NMFS believes there is insufficient information at present to determine if all or some of the freshwater habitat south of Malibu Creek, whether occupied or unoccupied, is essential for the conservation of this ESU because only two coastal watersheds south of Malibu Creek are currently known to support anadromous O. mykiss, including San Mateo Creek which is well separated from the remainder of the populations in the listed ESU. Prior to making any determination regarding the modification of the existing critical habitat designation, NMFS intends to complete an analysis of the full range of habitat, both occupied and unoccupied, that is essential for the conservation and recovery of this ESU. NMFS expects that this effort will be conducted in conjunction with the development of biological recovery goals for this ESU by a NMFS appointed recovery team.

In conjunction with these efforts, NMFS intends to work with Federal land managers in the San Mateo Creek watershed (i.e. Camp Pendleton Marine Corps Base and Cleveland National Forest) to review and evaluate their existing land management and habitat protection programs to determine the extent to which they protect steelhead and their habitat in the San Mateo Creek watershed.-

References

A complete list of all cited references is available upon request (see ADDRESSES). -

Classification

National Environmental Policy Act

The 1982 amendments to the ESA, in section 4(b)(1)(A), restrict the information that may be considered when assessing species for listing. Based on this limitation of criteria for a listing decision and the opinion in Pacific Legal Foundation v. Andrus, 675 F. 2d 825 (6th Cir. 1981), NMFS has concluded that ESA listing actions are not subject to the environmental assessment requirements of the National Environmental Policy Act (NEPA). See NOAA Administrative Order 216-6. -

Executive Order 12866 and Regulatory Flexibility Act

As noted in the Conference Report on the 1982 amendments to the ESA, economic impacts cannot be considered when assessing the status of species. Therefore, the economic analysis requirements of the Regulatory Flexibility Act are not applicable to the listing process. In addition this final rule is exempt from review under Executive Order 12866. -

Paperwork Reduction Act

This final rule does not contain a collection-of-information requirement for purposes of the Paperwork Reduction Act. -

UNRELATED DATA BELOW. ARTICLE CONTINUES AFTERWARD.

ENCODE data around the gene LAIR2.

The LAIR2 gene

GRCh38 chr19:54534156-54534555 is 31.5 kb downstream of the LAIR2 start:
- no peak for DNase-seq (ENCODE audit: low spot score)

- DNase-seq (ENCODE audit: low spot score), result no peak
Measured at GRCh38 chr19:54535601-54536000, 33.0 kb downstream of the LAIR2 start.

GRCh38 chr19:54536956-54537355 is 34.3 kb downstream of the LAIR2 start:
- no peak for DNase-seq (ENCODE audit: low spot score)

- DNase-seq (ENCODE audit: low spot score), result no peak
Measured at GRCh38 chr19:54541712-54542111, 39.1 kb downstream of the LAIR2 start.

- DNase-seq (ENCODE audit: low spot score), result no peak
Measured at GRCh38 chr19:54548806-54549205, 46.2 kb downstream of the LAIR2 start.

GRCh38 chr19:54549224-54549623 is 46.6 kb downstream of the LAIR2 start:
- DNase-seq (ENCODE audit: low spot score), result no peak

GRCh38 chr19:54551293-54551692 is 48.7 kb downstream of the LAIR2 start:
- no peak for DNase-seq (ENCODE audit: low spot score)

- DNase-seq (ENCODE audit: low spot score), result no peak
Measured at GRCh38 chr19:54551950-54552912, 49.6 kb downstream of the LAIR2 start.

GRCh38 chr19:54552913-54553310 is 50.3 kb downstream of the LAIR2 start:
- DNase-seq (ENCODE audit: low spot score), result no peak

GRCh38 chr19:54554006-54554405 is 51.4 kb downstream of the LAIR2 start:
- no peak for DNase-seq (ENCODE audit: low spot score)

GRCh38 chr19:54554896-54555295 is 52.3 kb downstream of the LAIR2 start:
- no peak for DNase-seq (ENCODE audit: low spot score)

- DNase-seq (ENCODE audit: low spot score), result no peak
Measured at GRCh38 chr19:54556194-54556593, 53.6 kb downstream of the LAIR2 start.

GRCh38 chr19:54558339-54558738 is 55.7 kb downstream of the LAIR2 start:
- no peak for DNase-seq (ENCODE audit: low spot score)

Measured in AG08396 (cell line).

Executive Order 13132 - Federalism

In keeping with the intent of the Administration and Congress to provide continuing and meaningful dialogue on issues of mutual State and Federal interest, NMFS has conferred with state and local government agencies in the course of assessing the status of this ESU, and considered, among other things, state and local conservation measures. State and local governments have expressed support for both the conservation of this ESU and for those activities which affect it. NMFS staff have had discussions with various government agency representatives regarding the status of this ESU and have sought working relationships with them in order to promote restoration and conservation of this and other ESUs.

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List of Subjects in 50 CFR Part 224

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Dated: April 18, 2002.

William T. Hogarth,

Assistant Administrator for Fisheries, National Marine Fisheries Service.

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For the reasons set forth in the preamble,

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PART 224—ENDANGERED MARINE AND ANADROMOUS SPECIES

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1. The authority citation for part 224 continues to read as follows:

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Authority: 16 U.S.C. 1531-1543; and 16 U.S.C. 1361 et seq.

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2. In § 224.101, paragraph (a) is revised to read as follows:

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Enumeration of endangered marine and anadromous species.
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(a) Marine and anadromous fish. Shortnose sturgeon (Acipenser brevirostrum); Totoaba (Cynoscian macdonaldi); Snake River sockeye salmon (Oncorhynchus nerka); Southern California steelhead (Oncorhynchus mykiss), which includes all naturally spawned populations of steelhead (and their progeny) in streams from the Santa Maria River, San Luis Obispo County, CA (inclusive) to the U.S. - Mexico Border; Upper Columbia River steelhead (Oncorhynchus mykiss), including the Wells Hatchery stock and all naturally spawned populations of steelhead (and their progeny) in streams in the Columbia River Basin upstream from the Yakima River, Washington, to the U.S. - Canada Border; Upper Columbia River spring-run chinook salmon (Oncorhynchus tshawytscha), including all naturally spawned populations of chinook salmon in Columbia River tributaries upstream of the Rock Island Dam and downstream of Chief Joseph Dam in Washington (excluding the Okanogan River), the Columbia River from a straight line connecting the west end of the Clatsop jetty (south jetty, Oregon side) and the west end of the Peacock jetty (north jetty, Washington side) upstream to Chief Joseph Dam in Washington, and the Chiwawa River (spring run), Methow River (spring run), Twisp River (spring run), Chewuch River (spring run), White River (spring run), and Nason Creek (spring run) hatchery stocks (and their progeny); Sacramento River winter-run chinook salmon (Oncorhynchus tshawytscha).

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End Supplemental Information

[FR Doc. 02-10773 Filed 4-30-02; 8:45 am]

BILLING CODE 3510-22-S